Little bit risky.

Not super risky. Not even very risky.

But a bit of risk, sure:

Sen. Ted Cruz challenged his Democratic rival to five one-hour debates on Wednesday, offering a bold counterstroke to Rep. Beto O’Rourke’s sniping that he had been ducking head-to-head confrontation…

“I am encouraged that Sen. Cruz has decided that he’s ready to debate the issues. Our campaign looks forward to working with his campaign to finalize mutually agreed upon details,” O’Rourke said in a statement issued through an aide…

The proposed topics include many areas where Cruz might feel he has a natural advantage, including taxes, trade, foreign policy and the Supreme Court. There are many contentious issues on the list, too, such as health care and immigration. Gun violence is a notable omission.

The Texas Tribune has the dates and suggested topics for all five debates. September 14, which would deal with immigration, promises to be a barnburner. Back in April O’Rourke proposed six debates with Cruz, with two to be conducted in Spanish. Cruz rejected that idea on grounds that his grasp of the language simply isn’t good enough but he’s been coy even about debates in English, for understandable reasons. It’s standard practice for a lesser-known challenger to dare an incumbent to debate him, and it’s standard practice for the incumbent to ignore that dare. Why give a free microphone to a guy whom many voters have never heard of? Name recognition is a crucial advantage. Debates reduce that advantage.

But Cruz is now all-in. And Obama alum Dan Pfeiffer thinks he knows why.

Meh, I doubt it. Cruz leads by an average of more than eight points at RCP, not remotely a landslide for a Senate race in Texas but a comfortable lead. If he’s worried about numbers related to O’Rourke, it’s likely not his polling. It’s his fundraising, which has reached juggernaut proportions. Liberals really, really, really want to beat Ted Cruz and they’re giving O’Rourke the cash he’ll need to have an outside shot at doing that. Cruz may have concluded that the race is competitive enough that he just can’t duck a challenger with this much dough and hope to win by default in a red state. He’s going to have to land some shots.

Contra Pfeiffer, I think Cruz has a strategic and not-so-strategic reason for getting in the ring with O’Rourke. The not-so-strategic one is pure, undistilled hubris. He won national championships in debate in college, he’s won cases before the Supreme Court, he won himself a Senate seat in Texas at the tender age of 42, he might well have won the Republican nomination in 2016 if not for Trump’s entry into the race. He debates Bernie Sanders on CNN periodically for sport. He’s supremely confident in his abilities, with some justification. Telling him not to debate for fear he might lose is like telling an NBA all-star not to play someone one-on-one for fear that he’ll get blown out. It’s an affront to the very core of his ego.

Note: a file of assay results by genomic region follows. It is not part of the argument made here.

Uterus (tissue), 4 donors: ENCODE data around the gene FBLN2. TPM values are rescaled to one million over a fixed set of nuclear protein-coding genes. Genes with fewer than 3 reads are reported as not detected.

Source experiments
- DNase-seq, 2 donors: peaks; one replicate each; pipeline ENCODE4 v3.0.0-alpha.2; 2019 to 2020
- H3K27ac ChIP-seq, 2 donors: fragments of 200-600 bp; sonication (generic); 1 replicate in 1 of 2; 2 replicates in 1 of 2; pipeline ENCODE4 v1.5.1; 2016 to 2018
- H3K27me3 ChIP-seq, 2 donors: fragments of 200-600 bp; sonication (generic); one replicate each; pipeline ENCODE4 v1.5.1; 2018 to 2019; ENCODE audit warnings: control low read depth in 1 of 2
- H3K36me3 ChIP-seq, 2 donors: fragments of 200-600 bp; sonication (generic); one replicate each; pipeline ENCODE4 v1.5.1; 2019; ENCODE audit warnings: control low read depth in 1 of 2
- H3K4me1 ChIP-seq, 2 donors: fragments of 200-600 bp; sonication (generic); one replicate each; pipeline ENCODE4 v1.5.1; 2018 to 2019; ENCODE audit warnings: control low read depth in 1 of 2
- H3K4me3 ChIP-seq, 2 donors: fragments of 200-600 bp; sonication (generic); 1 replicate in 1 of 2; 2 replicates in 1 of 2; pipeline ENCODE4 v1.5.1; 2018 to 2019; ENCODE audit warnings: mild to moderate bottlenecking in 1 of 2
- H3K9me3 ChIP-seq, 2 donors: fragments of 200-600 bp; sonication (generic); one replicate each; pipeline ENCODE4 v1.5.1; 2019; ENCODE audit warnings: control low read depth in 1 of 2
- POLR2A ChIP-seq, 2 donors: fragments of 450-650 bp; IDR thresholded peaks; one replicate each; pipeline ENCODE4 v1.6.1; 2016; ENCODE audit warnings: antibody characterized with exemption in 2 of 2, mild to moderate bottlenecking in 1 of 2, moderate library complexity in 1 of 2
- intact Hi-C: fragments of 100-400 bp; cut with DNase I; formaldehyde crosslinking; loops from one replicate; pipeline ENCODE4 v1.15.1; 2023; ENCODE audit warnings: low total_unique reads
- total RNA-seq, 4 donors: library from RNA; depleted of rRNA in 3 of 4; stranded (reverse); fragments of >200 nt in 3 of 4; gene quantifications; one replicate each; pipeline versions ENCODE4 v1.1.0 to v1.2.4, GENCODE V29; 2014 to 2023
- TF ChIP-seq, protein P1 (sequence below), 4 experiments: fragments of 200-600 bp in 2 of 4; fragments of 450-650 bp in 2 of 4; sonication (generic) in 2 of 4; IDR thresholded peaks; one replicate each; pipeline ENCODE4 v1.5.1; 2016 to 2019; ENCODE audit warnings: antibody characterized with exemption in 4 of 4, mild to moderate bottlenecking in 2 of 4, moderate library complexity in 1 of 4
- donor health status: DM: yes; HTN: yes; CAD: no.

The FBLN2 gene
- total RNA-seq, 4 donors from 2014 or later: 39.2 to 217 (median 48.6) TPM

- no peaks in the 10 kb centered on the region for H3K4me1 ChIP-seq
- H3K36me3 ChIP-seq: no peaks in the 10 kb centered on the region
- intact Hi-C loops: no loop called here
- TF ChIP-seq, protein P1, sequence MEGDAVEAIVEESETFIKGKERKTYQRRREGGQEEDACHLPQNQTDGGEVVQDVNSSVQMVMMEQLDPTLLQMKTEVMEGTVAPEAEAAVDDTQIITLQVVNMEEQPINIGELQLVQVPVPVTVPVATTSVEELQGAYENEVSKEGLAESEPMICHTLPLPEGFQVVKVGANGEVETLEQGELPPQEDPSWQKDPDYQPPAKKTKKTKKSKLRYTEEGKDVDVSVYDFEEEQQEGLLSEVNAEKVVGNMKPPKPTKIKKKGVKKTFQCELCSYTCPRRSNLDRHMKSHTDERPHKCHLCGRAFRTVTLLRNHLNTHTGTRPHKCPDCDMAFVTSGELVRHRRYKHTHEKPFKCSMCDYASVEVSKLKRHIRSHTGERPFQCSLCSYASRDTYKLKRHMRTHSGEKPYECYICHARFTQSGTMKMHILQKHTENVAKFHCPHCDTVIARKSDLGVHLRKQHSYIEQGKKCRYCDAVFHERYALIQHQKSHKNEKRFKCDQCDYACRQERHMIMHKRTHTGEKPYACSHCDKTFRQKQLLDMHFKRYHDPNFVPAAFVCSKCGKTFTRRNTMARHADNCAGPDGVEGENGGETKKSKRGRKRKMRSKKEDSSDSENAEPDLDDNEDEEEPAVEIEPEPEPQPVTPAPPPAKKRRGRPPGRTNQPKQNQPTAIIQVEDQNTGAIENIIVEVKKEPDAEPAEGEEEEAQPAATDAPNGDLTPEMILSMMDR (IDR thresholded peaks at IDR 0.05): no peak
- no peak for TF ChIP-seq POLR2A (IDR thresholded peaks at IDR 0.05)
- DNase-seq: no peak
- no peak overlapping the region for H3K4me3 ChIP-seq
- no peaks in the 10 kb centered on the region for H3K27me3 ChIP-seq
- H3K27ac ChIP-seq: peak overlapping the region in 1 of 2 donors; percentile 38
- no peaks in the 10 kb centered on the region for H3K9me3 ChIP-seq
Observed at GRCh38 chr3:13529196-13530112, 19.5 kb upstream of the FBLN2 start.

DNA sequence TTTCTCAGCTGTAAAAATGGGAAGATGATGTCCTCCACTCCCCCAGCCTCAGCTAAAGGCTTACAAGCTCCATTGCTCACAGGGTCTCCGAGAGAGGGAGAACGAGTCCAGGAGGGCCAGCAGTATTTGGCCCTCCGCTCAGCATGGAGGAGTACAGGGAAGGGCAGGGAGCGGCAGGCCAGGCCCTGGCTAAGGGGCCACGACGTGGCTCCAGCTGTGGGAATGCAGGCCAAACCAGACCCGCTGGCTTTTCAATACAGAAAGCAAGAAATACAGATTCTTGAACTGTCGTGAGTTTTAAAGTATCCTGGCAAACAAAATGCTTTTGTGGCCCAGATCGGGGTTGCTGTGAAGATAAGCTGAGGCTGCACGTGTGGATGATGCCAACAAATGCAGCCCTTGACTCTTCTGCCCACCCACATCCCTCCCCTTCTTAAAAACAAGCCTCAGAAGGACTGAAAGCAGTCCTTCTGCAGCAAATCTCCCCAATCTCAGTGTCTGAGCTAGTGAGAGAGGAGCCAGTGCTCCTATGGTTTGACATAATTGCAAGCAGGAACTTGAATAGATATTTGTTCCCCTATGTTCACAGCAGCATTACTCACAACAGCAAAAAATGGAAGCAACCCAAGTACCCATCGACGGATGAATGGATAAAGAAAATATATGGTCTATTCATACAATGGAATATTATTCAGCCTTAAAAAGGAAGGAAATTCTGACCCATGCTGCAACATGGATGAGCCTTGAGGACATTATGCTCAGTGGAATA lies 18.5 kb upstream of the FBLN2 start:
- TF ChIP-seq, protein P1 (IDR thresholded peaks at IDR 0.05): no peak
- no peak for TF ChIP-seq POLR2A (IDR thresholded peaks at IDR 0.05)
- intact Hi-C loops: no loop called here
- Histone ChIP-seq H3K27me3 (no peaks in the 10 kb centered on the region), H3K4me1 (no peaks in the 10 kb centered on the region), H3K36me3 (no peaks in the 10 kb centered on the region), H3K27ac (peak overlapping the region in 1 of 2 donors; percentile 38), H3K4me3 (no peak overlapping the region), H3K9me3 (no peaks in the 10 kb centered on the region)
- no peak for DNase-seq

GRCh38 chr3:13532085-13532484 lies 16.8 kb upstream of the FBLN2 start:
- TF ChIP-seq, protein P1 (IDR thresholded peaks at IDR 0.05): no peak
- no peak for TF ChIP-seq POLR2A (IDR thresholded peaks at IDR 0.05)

But there’s a strategic reason too and it has nothing to do with Cruz’s internal polling. You need to remember that O’Rourke has been running in Texas as a loud-and-proud liberal for the most part. That’s one major explanation for his fundraising: It’s not just that he’s opposite Cruz, it’s that he’s running as an unapologetic progressive. That seems counterintuitive in a state like Texas, but O’Rourke’s calculating that he’ll need massive Democratic turnout to have any chance against Cruz and he’s more likely to get that turnout by running as the sort of Democrat who makes other Democrats feel enthusiastic. That being so, Cruz may be calculating in turn that raising O’Rourke’s profile will do the challenger more harm than good among Texas’s center-right swing voters. If O’Rourke remains largely anonymous to casual voters, there’s a chance that they’ll go to the polls on Election Day and tilt towards him on the assumption that he’s not very liberal. (He’s a Texan, isn’t he?) They may be lukewarm about Cruz and/or about Trump and inclined to send the GOP message by voting for a “centrist” Democrat instead. Cruz’s task, then, is to show those voters repeatedly that O’Rourke’s not a centrist. Hold five debates and hand him as much rope as he wants to hang himself by reiterating his progressivism. Those center-right voters, observing that he’s a true blue liberal, will in the end break for the right-winger Cruz instead. That’s the play Cruz is making here, I think. Sure hope it works out.